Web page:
I did have a therapist tell me onetime that i needed to learn to cry. I didn't tell him that i was actually pretty good at it, I just didn't do it very often. One would need to ask how often is often enough?

    On that note, I'm about to lose an online Chess game that i thought i was winning. 2nd time in a row...now that's something to cry about.

  8. The Following User Says Thank You to Adam Bomm For This Useful Post:

    manny (09-09-2013)

  9. #55
    Senior Member Adam Bomm's Avatar
    Join Date
    Mar 2013
    Posts
    2,622
    Thanks
    2,169
    Thanked 1,100 Times in 810 Posts

    Re: Graham Hancock on the Rogan Experience

    THE PANAS-X
    Manual for the Positive and Negative Affect
    Copyright 1994, David Watson and Lee Anna Clark
    The University of Iowa

    Negative Affect (NA) is a general dimension of subjective distress and unpleasurable engagement that subsumes a variety of aversive mood states, including anger, contempt, disgust, guilt, fear, and nervousness. Low negative affect is characterised by a state of calmness and serenity.

    Watson and Clark (1984) defined negative affectivity as a mood-dispositional dimension that reflects pervasive individual differences in negative emotionality and self-concept.
    Negative affectivity represents an affective state dimension. Tellegen (1985) has demonstrated that individuals differ in negative emotional reactivity. Trait negative affectivity roughly corresponds to the dominant personality factor of anxiety/neuroticism within the Big Five personality traits. Research shows that negative affectivity relates to different classes of variables: Self-reported stress and (poor) coping, health complaints, and frequency of unpleasant events.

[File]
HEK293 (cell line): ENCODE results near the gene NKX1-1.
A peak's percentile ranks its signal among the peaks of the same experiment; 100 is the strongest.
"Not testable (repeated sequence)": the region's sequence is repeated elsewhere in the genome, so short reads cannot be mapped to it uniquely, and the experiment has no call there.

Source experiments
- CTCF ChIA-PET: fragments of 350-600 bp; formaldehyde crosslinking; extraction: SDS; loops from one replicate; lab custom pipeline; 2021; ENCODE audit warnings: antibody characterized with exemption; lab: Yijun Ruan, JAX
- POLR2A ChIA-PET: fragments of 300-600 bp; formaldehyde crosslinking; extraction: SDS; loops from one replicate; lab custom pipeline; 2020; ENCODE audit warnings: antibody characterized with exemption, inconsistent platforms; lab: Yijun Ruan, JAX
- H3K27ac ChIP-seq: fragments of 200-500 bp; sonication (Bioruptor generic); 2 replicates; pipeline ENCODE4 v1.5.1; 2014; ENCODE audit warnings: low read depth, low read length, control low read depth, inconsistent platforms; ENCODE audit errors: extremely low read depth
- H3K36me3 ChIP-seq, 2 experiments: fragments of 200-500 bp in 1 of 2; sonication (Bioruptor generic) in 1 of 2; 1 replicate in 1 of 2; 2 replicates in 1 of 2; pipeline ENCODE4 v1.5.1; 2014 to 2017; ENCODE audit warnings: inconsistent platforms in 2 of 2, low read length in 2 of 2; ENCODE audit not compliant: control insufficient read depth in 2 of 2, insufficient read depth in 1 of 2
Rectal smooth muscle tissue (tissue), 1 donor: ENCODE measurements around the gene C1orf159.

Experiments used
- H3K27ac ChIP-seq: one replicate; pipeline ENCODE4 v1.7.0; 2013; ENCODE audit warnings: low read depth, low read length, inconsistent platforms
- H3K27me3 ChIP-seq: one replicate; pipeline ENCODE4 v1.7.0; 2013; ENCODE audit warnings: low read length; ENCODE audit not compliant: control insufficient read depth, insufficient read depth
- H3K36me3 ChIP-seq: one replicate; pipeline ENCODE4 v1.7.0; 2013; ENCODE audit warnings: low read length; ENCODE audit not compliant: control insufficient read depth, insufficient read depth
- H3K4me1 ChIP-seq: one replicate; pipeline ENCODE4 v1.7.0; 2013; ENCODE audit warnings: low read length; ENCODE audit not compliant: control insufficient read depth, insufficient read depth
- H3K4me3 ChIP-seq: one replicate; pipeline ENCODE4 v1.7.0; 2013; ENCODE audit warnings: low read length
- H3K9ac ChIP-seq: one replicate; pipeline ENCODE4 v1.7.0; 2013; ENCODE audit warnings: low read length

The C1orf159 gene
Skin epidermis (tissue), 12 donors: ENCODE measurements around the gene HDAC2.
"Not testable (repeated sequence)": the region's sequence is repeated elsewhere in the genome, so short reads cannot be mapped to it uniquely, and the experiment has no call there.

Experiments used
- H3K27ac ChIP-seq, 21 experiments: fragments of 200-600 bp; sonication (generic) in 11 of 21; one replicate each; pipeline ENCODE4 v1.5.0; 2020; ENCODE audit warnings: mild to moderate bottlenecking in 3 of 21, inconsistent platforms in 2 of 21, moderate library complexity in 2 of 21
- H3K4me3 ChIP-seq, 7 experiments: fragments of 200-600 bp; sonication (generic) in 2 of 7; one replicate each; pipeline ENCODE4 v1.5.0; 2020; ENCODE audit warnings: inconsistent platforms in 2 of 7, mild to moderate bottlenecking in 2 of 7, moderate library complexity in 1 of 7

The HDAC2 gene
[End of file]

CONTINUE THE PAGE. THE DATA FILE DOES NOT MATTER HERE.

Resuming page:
On the basis of their extensive review of the literature, Watson and Clark concluded that people who express high negative affectivity view themselves and a variety of aspects of the world around them in generally negative terms. Negative affectivity may influence the relationships between variables in organizational research.

    In the seminal work on negative affect arousal and white noise by Stanley S. Seidner, the findings from the study support the existence of a negative affect arousal mechanism through observations regarding the devaluation of speakers from other ethnic origins. Negative affectivity is strongly related to life satisfaction. Individuals high in negative affect will exhibit, on average, higher levels of distress, anxiety, and dissatisfaction, and tend to focus on the unpleasant aspects of themselves, the world, the future, and other people. In fact, the content similarities between these affective traits and life satisfaction have led some researchers to view both PA/NA and life satisfaction as specific indicators of the broader construct of subjective well-being.

    - wikipedia -
    Last edited by Adam Bomm; 09-08-2013 at 08:50 AM.

  10. The Following User Says Thank You to Adam Bomm For This Useful Post:

    manny (09-09-2013)

Posting Permissions

  • You may not post new threads
  • You may not post replies
  • You may not post attachments
  • You may not edit your posts
  •